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Sometimes you get a little distracted when you’re frustrated.  Your team is a basket case at the plate, and you’re a basket case in your living room.  You pace.  You’ve tried to soothe your nerves with alcohol but that stopped working 10 days ago.  You want to watch the game but you just can’t bring yourself to turn it on; listening to it causes all those swings and misses to dance through your head.  You end up mesmerized by a Cleveland Brown draft pick.  Here’s what you missed while fighting despair.

The Padres wasted yet another solid pitching performance from a starter.  Given the offensive struggles currently afflicting San Diego, Ian Kennedy probably figured the only way he could win is if he did it all himself.  You know, throw a shut out and hit a home run.  He very nearly did.  Ian drove a 2-0 fastball off Miami Marlins starter Jacob Turner 400′ into the LF bleachers to give himself a 1-0 lead.  He then continued to strike out everyone in sight.  Kennedy fanned six the first turn through the order, and five the second time through. He retired 17 of the first 18 hitters he faced, including 12 in a row.  He finished with 12 strikeouts, the fourth time he’s tied his career high. He ultimately struck out every Marlins starter out save Marcell Ozuna.

A one-run lead is the slimmest of margins; any slip-up and it evaporates.  Kennedy blinked, allowing a 2-out double to Christian Yelich in the fifth.  When Derek Dietrich followed that with a hard single to right, Yelich scored and the game was tied.

Oh, that woeful offense. The Padres left the bases loaded in the first and failed to score Everth Cabrera when he made it to third base with one out in the third.  They went 0-7 with RISP during the game and managed only four hits after the third inning.  This against Turner, who came in with an ERA over 7.

Joaquin Benoit and Huston Street worked 3 scoreless innings, with Street finally striking out Ozuna.  The game went into extra innings.  It appeared Dale Thayer would retire the side in order in the eleventh, but Jedd Gyorko was unable to get the ball out of his glove to retire Dietrich and the inning continued.  Up stepped Giancarlo Stanton.  Taking on 0-2 pitch away and somewhat down, Stanton hit a laser onto the beach for a back-breaking 2-run HR.  San Diego went quietly in the bottom of the inning, and dropped the first game of this 4-game series 3-1.

Jose Fernandez faces Tyson Ross tonight.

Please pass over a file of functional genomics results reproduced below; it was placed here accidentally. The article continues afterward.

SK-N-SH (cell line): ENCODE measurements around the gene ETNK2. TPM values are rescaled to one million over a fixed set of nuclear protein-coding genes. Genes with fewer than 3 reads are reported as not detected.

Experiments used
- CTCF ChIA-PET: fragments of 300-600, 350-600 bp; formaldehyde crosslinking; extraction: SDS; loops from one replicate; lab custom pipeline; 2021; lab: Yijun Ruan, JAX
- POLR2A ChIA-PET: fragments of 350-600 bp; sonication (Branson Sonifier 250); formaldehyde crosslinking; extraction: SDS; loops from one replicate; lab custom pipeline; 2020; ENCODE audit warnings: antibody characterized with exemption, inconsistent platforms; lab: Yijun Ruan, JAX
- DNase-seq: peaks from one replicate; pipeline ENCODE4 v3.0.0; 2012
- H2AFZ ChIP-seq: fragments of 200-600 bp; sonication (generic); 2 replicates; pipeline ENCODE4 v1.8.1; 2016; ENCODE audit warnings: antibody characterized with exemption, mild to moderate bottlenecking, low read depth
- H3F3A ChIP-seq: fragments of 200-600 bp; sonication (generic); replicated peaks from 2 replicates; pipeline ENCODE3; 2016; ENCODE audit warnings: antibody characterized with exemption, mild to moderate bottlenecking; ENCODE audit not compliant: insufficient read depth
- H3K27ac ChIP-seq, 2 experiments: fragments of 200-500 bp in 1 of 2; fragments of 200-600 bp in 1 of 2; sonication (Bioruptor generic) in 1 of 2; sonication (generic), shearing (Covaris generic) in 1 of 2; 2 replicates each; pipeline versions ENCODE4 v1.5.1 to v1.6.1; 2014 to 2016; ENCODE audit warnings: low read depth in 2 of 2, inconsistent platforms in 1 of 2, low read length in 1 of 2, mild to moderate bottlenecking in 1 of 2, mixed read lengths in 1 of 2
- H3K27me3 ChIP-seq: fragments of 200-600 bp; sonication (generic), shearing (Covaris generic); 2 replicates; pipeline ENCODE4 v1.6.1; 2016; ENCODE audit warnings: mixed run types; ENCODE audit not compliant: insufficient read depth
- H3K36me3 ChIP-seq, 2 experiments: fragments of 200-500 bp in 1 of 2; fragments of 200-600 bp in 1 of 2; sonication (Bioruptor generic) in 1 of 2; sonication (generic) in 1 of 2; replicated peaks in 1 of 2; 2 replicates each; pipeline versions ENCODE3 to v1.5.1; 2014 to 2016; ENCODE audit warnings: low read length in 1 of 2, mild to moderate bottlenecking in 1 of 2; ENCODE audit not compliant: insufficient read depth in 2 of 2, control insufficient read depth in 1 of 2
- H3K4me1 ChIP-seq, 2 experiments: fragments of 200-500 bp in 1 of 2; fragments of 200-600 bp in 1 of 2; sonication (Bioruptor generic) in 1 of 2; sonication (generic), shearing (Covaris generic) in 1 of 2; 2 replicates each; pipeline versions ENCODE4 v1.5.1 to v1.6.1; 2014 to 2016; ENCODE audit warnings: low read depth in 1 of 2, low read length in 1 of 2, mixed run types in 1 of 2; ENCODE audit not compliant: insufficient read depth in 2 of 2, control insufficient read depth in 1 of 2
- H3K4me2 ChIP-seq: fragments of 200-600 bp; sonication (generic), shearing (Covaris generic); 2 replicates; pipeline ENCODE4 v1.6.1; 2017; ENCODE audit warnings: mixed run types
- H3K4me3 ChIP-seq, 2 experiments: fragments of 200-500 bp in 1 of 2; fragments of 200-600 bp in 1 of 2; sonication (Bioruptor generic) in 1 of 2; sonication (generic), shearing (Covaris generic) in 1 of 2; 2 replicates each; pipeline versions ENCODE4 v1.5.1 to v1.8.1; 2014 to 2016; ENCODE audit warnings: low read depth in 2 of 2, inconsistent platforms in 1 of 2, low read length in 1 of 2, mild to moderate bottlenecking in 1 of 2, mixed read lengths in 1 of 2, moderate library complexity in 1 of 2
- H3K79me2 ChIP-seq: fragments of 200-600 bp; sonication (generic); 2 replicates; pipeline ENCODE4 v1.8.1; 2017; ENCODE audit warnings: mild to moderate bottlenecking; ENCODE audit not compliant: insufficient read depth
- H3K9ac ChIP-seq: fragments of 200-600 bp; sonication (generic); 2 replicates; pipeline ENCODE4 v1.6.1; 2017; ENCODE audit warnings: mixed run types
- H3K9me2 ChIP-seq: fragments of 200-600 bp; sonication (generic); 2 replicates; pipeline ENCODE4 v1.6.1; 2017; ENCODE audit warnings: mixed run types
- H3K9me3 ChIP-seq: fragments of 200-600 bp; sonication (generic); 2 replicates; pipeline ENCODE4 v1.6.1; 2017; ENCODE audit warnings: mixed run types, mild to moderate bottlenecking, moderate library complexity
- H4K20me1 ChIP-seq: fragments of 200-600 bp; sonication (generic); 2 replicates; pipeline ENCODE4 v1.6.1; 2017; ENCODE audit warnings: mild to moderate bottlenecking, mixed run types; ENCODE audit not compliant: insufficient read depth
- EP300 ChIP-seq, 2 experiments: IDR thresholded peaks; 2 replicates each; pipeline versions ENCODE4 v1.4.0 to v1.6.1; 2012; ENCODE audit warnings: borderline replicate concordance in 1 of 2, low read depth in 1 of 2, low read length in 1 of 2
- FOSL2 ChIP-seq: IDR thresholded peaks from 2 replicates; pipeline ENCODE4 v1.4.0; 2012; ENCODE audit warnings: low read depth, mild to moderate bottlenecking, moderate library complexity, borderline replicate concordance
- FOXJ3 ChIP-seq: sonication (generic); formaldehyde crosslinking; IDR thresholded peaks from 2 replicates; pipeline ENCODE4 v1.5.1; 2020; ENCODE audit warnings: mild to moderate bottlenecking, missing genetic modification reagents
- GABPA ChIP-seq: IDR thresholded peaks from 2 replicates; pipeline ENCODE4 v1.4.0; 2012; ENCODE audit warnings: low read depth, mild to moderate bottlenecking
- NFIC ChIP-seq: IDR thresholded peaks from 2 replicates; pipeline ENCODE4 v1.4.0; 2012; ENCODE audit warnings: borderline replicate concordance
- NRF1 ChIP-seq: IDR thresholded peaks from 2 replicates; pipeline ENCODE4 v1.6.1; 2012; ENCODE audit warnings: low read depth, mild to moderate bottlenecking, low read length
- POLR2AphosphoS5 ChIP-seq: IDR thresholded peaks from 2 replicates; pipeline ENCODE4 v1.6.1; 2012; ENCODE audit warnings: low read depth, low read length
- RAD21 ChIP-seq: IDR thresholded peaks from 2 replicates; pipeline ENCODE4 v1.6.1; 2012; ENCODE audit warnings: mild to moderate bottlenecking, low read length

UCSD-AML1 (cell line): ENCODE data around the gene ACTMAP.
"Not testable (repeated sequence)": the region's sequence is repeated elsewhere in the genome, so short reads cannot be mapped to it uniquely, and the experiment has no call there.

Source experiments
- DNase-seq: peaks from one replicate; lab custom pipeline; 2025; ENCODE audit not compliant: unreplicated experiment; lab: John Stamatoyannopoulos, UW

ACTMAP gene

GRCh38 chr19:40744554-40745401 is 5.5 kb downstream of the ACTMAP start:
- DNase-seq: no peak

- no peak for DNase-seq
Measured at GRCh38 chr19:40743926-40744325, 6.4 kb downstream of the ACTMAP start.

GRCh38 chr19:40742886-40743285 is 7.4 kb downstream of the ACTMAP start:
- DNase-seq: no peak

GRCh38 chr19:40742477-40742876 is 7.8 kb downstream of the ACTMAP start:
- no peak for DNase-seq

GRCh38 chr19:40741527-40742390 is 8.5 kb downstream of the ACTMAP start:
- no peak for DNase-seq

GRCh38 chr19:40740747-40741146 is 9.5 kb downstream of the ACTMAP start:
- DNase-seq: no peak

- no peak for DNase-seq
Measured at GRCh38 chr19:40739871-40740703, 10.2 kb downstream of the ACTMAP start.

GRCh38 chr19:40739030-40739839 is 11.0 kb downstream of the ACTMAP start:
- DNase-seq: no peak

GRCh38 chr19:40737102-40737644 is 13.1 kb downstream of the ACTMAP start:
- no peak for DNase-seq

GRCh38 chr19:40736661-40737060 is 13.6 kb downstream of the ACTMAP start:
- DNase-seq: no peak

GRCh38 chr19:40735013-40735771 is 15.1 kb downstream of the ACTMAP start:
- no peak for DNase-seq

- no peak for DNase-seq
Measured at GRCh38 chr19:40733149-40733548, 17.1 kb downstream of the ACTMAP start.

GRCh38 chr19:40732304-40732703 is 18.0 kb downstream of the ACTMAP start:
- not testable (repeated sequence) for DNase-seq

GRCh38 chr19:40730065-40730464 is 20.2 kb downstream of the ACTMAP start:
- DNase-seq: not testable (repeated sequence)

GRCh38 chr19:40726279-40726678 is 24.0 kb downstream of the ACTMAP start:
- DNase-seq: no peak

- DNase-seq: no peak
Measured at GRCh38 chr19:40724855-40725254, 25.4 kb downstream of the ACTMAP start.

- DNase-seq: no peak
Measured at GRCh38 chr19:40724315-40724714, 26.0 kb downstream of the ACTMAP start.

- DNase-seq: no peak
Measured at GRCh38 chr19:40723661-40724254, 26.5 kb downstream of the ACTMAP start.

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Sometimes things get a little fuzzy after an evening in the pub, especially after looking at the Marlins Park Monstrosity half the night. Here’s a friendly reminder of what you might have missed while you were drinking.

The Marlins and Jose Fernandez handed the Padres their fourth straight loss by a score of 5-0. Andrew Cashner pitched six innings of two-run ball on five hits and three walks, while striking out six. However, Fernandez outdueled Cashner, giving up just three hits and two walks with eight K’s in six and two-thirds innings.

The highlight for the Padres other than Cashner was a fine defensive play from Chase Headley in the fourth. That was it. Nothing else.

The Padres wrap up the series in Miami at 10:10 am PDT tomorrow with Ian Kennedy taking the mound against Nathan Eovaldi.

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Sometimes things get a little fuzzy after an evening in the pub, especially after looking at the Marlins Park Monstrosity half the night. Here’s a friendly reminder of what you might have missed while you were drinking.

The Padres lost to the Miami Marlins, 8-2 yesterday.

Starter Eric Stults lasted just four innings, giving up five runs on seven hits and a walk with three strikeouts. One of those hits was a monster home run by Giancarlo Stanton that went over the Budweiser-sponsored bar in left field of Marlins Park, setting off that horrible, horrible statue-thing in center field.

Tomorrow, it’s a matchup of number one starters, as Andrew Cashner takes the mound versus Jose Fernandez at 4:10 pm PDT.

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In a Saturday morning article, Time for the Padres to get bold, the U-T San Diego’s Matt Calkins advocated surrendering the farm system’s pitching depth for an impact bat. Calkins’ suggestions centered around the addition of either Giancarlo Stanton or Mark Trumbo, “the Angel with a lifetime OPS of .768 over four seasons.”

These players have been mentioned before during this off-season and rather than rehashing the pros and cons of adding their bats right now I would rather focus on Calkins’ idea about how the Padres should compete with today’s behemoths of the game:

The Padres aren’t anywhere close to a team like the Dodgers, Red Sox, or Yankees, who can bulldoze their way to the postseason with sheer force. They, however are one that can pirouette their way in with some good fortune and a critical extra piece.

Now’s the time to get that piece. Now’s the time for the index finger to stop wagging “no” and instead pull the trigger.

This is an interesting approach and it begs the question: When is the right time for a team like the Padres (i.e. limited resources and less margin for error) to push all in and go for it?

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With the World Series upon us, Padres fans can’t help but dream: What does our team need to do to make it to the top? This is an exciting question, one that will undoubtedly fuel our conversations through the fall and winter months.

My internet-friend, Mickey Koke, suggested the following just the other day:

Giancarlo Stanton patrolling right field at Petco Park is something any Padres fan can dream on through the winter months. Stanton is young (not yet 24), talented (14.8 career WAR), cheap ($537K), controllable (through 2017) and ridiculously good looking (ridiculously) – he’s the total package.

However, because Giancarlo Stanton is the total package, our dream would quickly devolve into a nightmare.

To obtain the rights to Giancarlo Stanton the first thing the Padres would need to surrender is #1 prospect Austin Hedges.